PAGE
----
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Conversion roadmap Intervening period To Dos

Consultations and stakeholders engagement (NASB, FIRS, Other Regulators, Investors etc) Accounting policies / manual review and changes Chart of accounts and mapping Prepare IFRS opening balance sheet (statement of financial position) Prepare comparative figures Conduct Dry Runs
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Conversion roadmap Intervening period To Dos

Legislative changes Communicate transition to stakeholders Present a reconciliation of shareholders equity and net income between N-GAAP and IFRS Training

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Conversion roadmap Post conversion To Dos

Monitor changes in IFRS and market practice Sustain benefits from the transition process Supervision, monitoring and enforcement of IFRS implementation Capacity building and support establish experts units at the NASB, CBN, NDIC and NAICOM to tackle new or revised standards

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Conversion roadmap Example _ Timeline for SPEs with Dec 31st Year End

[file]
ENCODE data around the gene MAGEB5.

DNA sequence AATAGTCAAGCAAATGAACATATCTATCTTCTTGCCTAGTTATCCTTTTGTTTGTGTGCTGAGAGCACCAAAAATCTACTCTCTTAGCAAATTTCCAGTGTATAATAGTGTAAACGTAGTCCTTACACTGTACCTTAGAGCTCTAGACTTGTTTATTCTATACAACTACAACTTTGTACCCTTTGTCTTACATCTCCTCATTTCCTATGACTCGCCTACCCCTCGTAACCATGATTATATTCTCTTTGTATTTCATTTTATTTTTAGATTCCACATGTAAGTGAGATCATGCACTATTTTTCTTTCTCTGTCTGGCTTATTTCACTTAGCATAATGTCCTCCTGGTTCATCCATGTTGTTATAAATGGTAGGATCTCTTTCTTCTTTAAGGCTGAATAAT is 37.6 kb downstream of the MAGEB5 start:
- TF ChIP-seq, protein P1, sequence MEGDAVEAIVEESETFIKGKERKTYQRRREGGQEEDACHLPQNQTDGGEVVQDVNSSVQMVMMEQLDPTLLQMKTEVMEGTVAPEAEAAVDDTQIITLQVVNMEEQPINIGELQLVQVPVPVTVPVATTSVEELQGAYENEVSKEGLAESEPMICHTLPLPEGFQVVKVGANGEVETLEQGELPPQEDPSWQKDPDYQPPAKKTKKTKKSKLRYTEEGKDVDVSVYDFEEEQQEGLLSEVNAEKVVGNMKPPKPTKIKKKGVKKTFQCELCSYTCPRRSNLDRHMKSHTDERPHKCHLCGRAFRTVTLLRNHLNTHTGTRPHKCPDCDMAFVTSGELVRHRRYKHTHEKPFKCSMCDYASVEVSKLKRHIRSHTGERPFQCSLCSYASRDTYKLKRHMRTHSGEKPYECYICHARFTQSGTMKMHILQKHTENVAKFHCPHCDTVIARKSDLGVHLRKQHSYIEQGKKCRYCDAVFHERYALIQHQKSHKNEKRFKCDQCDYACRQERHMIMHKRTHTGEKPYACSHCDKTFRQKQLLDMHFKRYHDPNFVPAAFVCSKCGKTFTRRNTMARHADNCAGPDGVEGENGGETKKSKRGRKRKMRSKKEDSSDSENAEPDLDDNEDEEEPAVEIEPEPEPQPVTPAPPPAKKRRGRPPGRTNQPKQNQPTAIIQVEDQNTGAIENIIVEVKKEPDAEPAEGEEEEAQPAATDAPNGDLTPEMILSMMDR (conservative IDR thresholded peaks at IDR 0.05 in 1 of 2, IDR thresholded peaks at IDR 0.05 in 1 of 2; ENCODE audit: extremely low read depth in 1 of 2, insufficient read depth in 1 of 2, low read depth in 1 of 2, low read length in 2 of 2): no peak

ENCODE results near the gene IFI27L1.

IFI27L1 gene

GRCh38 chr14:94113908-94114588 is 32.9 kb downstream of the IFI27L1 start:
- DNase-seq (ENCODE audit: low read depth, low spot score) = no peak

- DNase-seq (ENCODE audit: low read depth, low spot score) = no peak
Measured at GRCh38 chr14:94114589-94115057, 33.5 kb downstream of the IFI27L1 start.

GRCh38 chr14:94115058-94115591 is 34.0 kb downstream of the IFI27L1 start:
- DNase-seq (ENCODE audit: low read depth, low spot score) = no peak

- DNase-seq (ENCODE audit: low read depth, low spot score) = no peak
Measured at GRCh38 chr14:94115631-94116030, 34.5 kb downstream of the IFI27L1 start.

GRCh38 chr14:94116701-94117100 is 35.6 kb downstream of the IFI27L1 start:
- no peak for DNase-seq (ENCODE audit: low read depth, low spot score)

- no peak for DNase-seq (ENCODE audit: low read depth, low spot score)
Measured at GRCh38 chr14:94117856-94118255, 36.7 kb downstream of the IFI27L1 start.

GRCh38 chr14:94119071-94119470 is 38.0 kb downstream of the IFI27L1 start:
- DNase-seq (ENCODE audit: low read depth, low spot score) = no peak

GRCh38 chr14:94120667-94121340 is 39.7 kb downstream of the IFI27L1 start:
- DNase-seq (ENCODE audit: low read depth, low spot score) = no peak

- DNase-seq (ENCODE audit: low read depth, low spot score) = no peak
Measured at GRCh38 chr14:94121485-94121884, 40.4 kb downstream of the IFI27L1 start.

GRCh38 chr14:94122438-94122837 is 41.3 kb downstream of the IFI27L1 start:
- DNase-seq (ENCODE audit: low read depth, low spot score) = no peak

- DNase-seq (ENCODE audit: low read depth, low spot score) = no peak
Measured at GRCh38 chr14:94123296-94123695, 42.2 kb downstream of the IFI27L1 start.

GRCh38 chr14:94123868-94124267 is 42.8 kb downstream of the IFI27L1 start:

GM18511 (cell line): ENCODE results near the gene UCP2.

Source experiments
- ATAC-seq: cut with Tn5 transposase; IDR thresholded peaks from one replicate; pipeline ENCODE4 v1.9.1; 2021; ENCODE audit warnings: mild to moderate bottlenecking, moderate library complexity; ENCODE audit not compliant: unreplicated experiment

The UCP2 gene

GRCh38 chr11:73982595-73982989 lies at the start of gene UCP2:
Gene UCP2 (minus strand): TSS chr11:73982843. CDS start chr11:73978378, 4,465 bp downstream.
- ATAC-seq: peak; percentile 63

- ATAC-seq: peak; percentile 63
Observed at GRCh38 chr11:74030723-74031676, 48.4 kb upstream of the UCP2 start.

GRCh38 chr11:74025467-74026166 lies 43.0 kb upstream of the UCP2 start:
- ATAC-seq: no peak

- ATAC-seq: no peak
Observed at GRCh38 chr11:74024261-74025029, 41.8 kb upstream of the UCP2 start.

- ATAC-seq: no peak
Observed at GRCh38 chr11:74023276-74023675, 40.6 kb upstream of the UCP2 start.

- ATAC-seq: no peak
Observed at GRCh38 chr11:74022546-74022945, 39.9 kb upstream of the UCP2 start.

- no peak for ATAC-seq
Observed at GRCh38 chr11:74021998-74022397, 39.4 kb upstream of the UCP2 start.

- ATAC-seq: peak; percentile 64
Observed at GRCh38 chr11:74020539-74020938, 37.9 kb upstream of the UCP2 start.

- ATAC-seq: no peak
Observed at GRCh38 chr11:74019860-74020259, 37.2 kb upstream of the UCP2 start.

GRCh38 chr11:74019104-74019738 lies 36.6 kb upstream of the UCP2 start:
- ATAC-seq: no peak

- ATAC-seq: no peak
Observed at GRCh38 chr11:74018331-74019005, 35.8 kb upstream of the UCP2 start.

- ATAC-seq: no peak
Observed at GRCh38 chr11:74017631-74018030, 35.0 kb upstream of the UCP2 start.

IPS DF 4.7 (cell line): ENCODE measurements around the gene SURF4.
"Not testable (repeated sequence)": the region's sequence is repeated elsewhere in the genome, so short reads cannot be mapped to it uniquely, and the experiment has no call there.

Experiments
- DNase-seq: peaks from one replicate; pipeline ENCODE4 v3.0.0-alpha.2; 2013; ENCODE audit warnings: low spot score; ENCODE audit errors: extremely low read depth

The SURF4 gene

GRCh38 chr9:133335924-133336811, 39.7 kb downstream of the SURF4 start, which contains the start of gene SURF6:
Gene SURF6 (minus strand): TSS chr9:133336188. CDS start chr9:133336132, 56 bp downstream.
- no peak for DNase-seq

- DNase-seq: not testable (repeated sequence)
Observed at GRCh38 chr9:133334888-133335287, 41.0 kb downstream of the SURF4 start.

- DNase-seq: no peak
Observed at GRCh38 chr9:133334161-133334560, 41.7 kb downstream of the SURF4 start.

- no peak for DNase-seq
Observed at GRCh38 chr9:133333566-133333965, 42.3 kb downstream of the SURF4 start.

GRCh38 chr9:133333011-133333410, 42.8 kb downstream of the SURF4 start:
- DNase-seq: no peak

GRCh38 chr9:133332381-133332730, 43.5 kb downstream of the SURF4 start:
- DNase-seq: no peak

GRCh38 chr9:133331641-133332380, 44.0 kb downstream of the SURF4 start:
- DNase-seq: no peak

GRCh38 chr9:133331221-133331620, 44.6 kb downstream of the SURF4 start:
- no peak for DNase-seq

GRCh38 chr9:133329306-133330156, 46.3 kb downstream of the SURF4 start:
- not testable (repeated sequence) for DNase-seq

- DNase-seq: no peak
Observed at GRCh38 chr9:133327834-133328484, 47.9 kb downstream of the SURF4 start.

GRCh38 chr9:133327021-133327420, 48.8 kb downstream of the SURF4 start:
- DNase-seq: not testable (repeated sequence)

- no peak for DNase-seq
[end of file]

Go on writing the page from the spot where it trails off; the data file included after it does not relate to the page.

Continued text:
Transition adjustments Opening balance sheet Comparative figures First IFRS financial statements Published audited IFRS financials 1 Jan 2011 1 Jan 2011 31 Dec 2011 31 Dec 2012 30 June 2013

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Conversion roadmap
SPEs IFRS opening balance over 3 months ago
IFRS comparative period Year ended 31 December 2011

IFRS adoption period Year ended 31 December 2012

2011 2012

Use IFRS standards in force at the reporting date


5 April 2011

31 Dec 2011

Opening IFRS Balance Sheet (1 January 2011) = Transition Date

31 December 2012 1st IFRS Annual report (+ comparatives) = Reporting date


Applying IFRS for the first time



Applying IFRS for the first time The first set of IFRS financial statements
Primary statements: Three Statements of financial position (Balance sheets) Two Statements of comprehensive income (Income statement) Two Statements of changes in equity Two Statements of cash flows Three periods presented for the balance sheet notes which are impacted at opening balance sheet date. Reconciliation: Equity from NGAAP to IFRS at Opening balance sheet and comparative period Reconciliation: Total comprehensive income from NGAAP to IFRS for comparative period


Applying IFRS for the first time The first set of IFRS financial statements